Women In Software Engineering 2.0

Following the success of the first in the series, in September we hosted our second Women In Software Engineering meetups. We were delighted to be joined by two incredibly successful women in the cloud space; Jacquelyn Poplar, Developer, Team Lead at Booking.com, and Natalie Godec, Platform Engineer at Babylon Health.

You can learn more about Natalie’s journey into a career in tech, and her thoughts on AWS and GCP, as part of our WomenInTechQA here.

The event was a real success, with insights shared between both the speakers into the world of software engineering.

The Show Must Go On – Navigating a Career in Software Engineering

Jacquelyn began the event by talking about what she as learned during her career in the theatre and how that resonates with what she has also learned during her time in the tech industry.

The first piece of advice Jacquelyn gave was to ‘know your type’. Talking about her time in the theatre, Jacquelyn mentioned how she used to audition for every type of role and could not work out why she was not getting these parts. It came down to the fact that she wasn’t right for the roles. Knowing what genre of role suited her best; meant that she could practice her craft in that particular area, and progress within her career. Relating that to a career in the software engineering space, Jacquelyn emphasises that it is important to ‘know your type’, so that you can master it and then move on to another ‘type’ and repeat the process, so that you end up with multiple tools under your belt.

The second piece of advice was ‘Yes, and…’. This advice was centred around the concept of adlibbing, accepting what the other actors on stage with you are saying and going with the flow. When navigating a career in software engineering, Jacquelyn emphasises that it is important to led with ‘Yes and…’ in order to create new opportunities and grow within your career.

All the World is a stage. When directing a play, Jacquelyn uses techniques like the use of colour, in order to steer the audiences attention to where she would like it during the performance. This is similar to developing your user interface and the use of coloured buttons to grab your users attention. Jacquelyn highlights that is important to tell a story and focus the eye.

Always be audition ready. According to Jacquelyn theatre professionals are always looking for their next role, and as such need to be constantly prepared. This is a good mindset for software developers as well. Learn the skills that will get you hired, and practice; coding tests, interviews.

For the fourth piece of advice; make your own opportunities, Jacquelyn references her friend Sarah Cooper, who published her own books, started a blog, and is now getting her own Netflix special. Don’t wait for others and don’t ask for permission, make your own opportunities.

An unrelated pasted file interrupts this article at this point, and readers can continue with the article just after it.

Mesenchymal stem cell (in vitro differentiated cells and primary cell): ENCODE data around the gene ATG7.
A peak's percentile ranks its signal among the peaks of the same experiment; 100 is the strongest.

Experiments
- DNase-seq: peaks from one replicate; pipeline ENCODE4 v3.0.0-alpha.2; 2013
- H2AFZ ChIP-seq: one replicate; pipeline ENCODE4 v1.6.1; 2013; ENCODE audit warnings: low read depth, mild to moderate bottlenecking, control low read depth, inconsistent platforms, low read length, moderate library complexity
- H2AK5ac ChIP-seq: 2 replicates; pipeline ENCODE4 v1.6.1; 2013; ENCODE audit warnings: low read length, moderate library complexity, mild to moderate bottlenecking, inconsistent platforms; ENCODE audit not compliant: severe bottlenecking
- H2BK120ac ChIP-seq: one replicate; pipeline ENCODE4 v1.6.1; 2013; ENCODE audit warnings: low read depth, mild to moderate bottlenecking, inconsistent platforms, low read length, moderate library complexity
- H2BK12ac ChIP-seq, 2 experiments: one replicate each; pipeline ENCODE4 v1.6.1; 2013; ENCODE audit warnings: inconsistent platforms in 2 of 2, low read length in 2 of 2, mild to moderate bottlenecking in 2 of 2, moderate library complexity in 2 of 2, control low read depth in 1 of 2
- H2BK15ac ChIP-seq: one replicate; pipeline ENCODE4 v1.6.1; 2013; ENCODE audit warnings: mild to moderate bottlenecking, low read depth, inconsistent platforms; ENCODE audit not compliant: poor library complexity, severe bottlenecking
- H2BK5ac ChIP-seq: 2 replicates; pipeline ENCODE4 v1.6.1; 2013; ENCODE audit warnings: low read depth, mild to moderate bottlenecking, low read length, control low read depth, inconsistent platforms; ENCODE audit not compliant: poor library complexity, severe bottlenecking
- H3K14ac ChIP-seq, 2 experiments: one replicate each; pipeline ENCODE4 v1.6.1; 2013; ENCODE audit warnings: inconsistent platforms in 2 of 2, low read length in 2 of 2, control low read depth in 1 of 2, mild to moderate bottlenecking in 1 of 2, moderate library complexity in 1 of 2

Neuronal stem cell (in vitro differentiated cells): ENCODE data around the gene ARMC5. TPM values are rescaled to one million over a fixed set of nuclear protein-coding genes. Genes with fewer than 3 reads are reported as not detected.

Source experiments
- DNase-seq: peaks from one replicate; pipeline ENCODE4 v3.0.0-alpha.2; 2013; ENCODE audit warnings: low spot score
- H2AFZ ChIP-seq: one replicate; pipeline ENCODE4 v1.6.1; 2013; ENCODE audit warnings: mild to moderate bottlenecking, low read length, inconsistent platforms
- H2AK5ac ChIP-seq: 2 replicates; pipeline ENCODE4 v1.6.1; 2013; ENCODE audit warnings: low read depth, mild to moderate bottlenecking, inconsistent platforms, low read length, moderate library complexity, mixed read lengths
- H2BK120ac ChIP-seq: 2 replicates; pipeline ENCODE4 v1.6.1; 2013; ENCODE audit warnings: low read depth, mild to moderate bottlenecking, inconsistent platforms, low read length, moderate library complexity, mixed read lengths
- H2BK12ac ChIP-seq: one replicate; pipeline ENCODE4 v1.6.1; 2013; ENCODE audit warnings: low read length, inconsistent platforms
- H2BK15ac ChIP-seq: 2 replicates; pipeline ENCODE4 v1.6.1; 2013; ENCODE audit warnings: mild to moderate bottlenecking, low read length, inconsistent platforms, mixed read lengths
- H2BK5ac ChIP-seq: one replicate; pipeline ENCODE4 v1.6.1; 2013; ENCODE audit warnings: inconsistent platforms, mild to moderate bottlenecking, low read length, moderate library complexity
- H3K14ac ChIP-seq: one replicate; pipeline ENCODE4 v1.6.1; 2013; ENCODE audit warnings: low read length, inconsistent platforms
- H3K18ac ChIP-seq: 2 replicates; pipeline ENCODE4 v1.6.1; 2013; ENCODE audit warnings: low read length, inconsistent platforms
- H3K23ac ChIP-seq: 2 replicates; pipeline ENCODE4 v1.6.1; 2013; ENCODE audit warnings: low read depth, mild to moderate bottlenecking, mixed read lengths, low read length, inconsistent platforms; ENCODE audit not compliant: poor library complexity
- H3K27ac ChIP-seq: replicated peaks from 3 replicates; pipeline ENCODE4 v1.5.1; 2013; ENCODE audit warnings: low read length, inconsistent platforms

The final advice the Jacquelyn gave was around the premise of the show must go on. Rehearsals are important, they are where all the work gets done. The key points to this are: start with a good team, commit to the work that needs to be done, be professional and the magic will happen.

Opening the discussion to the floor, Jacquelyn talks about how teaching will develop your own development, as well as how the industry became exclusive to women.

How to Scale Your Cloud Without Breaking the Bank

The second talk of the event was given by Platform Engineer at Babylon Health, Natalie Godec. Natalie provided advice and a technical demo on how to scale your cloud without breaking the bank.

Talking about the main benefit of cloud, Natalie mentions how you can build fast, scale in seconds and only pay for what you use. Whilst this sounds amazing is it? Natalie goes on to discuss that when working in production and expanding into different areas a more accurate definition of the cloud is not that you pay for what you use, it’s how you pay for what you forgot to turn off. During her talk Natalie explains different methods that you can use when scaling your infrastructure, to avoid paying for what you aren’t using.

Natalie’s key take-aways for keeping costs down were:

  • Tag everything
  • Monitor your resource usage
  • Monitor the cost per usage trends – some of the tools available to help with this are AWS Cost Explorer, GCP Billing, Grafana, Cloudability, during her talk, Natalie goes through how to utilise each of these tools to monitor costs.
  • Consider using preemptible resource types
  • Shut down your environments when they are not used

Whilst talking about monitoring your costs in Kubernetes, Natalie provided a technical demo of the commands that you could use to discover if your service needs the amount of memory that it requested.

Watch the full demo here.

During the networking session at the end of the event, Natalie talks about the use of service mesh’s for cost monitoring and discusses the benefits of AWS and GCP.

We’d like to thank everyone who attend the event, as well as our brilliant speakers Jacquelyn and Natalie for making the event such a success.

If you would like to get involved with our next Women In Software Engineering event, please get in touch!